gsrv2 is an OSC message hub. it supports plain osc messages over the UDP protocol as used in most (all?) OSC-supporting applications, and a special plaintext protocol over TCP that was developed to support flash clients which dont do UDP sockets.

the main function is dispatching of incoming messages to hosts that ""subscribed" to these messages. basically you set up some progam to throw messages at the gsrv2. then, set up a program to receive some of theses messages. then you tell the server that your program ist interested in some of theses messages. all matching incoming messages are the delivered to your receiving program.

every message other than a gsrv specific command (which are very few) will be registered in the server. the / command lists all available (all ever seen) messages on the server.

gsrv2 uses sdl - simple directmedia layer: a very useful lib that abstracts away the intrinsics of graphics, sound (to an extent), threads and network operations in a platform independent way. its running on linux currently, but it should be possible with a minimum amount of work to port it to win32 and osx.

an api on top of sdl_net is used as well: net2, a clever skeleton for high-performance (game-) servers. no graphic functions are used, this is accomplished by the use of the sdl dummy video driver. sdl is designed to be a game engine and the use of video is somewhat vorgeschrieben. the dummy driver does not add noticeable overhead to the program. and who knows, if gfx are needed any tme in the future - zack: nema problema.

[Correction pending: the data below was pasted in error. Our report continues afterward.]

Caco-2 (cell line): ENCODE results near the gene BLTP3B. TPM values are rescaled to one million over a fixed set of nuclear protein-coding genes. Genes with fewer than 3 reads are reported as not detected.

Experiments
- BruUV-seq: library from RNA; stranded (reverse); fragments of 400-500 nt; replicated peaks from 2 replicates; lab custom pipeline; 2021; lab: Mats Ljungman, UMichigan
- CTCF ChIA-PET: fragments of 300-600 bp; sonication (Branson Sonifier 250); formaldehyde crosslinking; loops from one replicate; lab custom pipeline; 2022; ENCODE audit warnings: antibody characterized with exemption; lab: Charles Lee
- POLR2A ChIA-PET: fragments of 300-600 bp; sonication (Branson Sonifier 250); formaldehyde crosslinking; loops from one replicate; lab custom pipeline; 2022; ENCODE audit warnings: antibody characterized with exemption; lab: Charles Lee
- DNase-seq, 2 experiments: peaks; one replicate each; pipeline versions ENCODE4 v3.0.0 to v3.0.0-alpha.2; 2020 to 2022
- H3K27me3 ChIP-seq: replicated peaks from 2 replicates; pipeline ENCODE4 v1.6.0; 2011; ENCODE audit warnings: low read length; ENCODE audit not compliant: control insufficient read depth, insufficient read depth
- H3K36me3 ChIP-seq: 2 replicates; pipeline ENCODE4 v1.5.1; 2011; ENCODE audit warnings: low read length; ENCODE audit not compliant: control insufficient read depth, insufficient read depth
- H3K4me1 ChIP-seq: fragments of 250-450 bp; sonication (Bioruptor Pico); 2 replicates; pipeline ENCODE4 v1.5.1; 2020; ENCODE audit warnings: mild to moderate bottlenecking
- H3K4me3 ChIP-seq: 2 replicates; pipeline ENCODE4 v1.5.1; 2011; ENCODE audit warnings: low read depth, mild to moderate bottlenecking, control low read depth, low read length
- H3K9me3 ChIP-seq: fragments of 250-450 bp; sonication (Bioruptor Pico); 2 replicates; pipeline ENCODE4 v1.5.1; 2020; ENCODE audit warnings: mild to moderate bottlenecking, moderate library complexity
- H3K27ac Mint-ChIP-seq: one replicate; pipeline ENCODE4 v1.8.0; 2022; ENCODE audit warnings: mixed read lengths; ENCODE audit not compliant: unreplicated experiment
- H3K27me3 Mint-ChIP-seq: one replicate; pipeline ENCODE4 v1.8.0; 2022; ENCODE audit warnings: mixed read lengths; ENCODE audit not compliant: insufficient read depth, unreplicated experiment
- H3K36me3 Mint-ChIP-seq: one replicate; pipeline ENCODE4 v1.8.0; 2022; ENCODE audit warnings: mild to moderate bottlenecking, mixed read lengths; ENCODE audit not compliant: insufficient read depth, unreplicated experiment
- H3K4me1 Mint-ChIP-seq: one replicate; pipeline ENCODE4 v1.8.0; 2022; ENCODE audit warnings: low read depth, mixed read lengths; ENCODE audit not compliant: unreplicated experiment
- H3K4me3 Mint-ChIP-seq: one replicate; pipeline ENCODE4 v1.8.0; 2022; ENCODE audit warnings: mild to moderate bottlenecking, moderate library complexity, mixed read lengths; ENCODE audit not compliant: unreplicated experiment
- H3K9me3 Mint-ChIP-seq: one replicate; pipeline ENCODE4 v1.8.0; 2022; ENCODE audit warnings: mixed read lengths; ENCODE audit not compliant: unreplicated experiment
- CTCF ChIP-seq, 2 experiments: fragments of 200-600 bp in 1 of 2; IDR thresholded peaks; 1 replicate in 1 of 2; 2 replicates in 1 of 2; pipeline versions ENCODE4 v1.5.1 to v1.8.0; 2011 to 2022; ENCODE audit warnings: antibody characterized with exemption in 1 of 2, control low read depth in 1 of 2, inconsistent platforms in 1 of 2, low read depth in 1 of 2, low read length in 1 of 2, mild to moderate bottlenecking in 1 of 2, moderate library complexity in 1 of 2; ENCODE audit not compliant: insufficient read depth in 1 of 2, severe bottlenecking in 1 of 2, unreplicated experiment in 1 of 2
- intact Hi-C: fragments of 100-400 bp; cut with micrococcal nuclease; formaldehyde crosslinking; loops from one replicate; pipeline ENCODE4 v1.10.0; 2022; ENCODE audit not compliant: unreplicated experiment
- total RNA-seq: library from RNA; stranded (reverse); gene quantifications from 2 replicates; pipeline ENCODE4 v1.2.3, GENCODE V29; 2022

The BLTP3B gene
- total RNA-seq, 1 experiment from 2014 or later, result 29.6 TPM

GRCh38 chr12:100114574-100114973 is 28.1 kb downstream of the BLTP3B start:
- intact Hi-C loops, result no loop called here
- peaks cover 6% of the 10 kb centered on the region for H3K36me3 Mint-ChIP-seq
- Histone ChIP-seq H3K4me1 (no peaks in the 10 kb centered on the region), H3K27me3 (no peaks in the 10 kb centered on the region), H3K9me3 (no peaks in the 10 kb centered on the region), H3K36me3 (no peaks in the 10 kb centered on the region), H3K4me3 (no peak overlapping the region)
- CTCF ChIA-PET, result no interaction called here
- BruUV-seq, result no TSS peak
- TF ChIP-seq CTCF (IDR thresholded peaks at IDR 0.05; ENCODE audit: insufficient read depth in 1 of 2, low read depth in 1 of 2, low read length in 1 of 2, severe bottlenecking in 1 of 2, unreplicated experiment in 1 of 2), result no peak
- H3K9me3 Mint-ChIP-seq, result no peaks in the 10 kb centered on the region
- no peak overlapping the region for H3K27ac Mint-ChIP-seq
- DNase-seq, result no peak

its implemented c++. no discussion please.

the main app handles lists of instances of a few classes, namely Message, Client, Subscription. each client has a list of subscriptions. a subscription is an osc-compatible pattern, i.e. "/bla", "/blurz/plopp/*" or similar.

on each incoming message the server scans the subscription lists and applies the pattern matching. if that resolves to true, the message is sent to the client.

each of these have some vital attributes:


  • name - the name of the message, including the OSC-style / at the beginning
  • statistical data: history of seen parameter signatures, max/min/avrg of all values seen to date etc.
  • timeout - if we dont receive a message for a long time, it gets killed from the list of active messages. in the future, data probably gets swapped out on timeout to some form of non-volatile storage and could be read in again (ja! serialisieren!). data could survive server reboots as well with such a mechanism. this is all not implemented yet...


  • ip address
  • statistical data like firstcontact, lastcontact, messages received
  • protocol: osc/upd, plaintext/tcp.
  • socket - necessary for tcp connections
  • timeout - for clients with udp protocols there has to be a timeout to simulate a "dropped connection". in tcp land, there is no doubt about the state of a connection.
  • subscriptions: list of patterns to be matched with incoming messages. this is not implemented yet.


  • pattern
  • some statistical data (not done yet)

open questions:

  • whats the deal with timetags? should be transparently multiplexed. the server does not know anything about fine grained osc time units. neither does the to-be-defined- plain text protocol, the latter could pose a problem if clients really schedule things to happen a week into the future.

  • whats the deal with bundles? bundles would have to be dissected into single messages on receive and handled as single messages after that. this is by far not an elegant solution, but its simple. this would require some deeper changes on the server side, so we leave that for the future. an easy route would be dissection of the bundle on reception, and process single messages afterwards. there is a potential problem here because in theory it is possible that messages change their order of reception. we maybe can get away by just pretending that this never happens. if the bundle is timestamped, we could tamper with the timestamp to exure we preserve the right order of execution.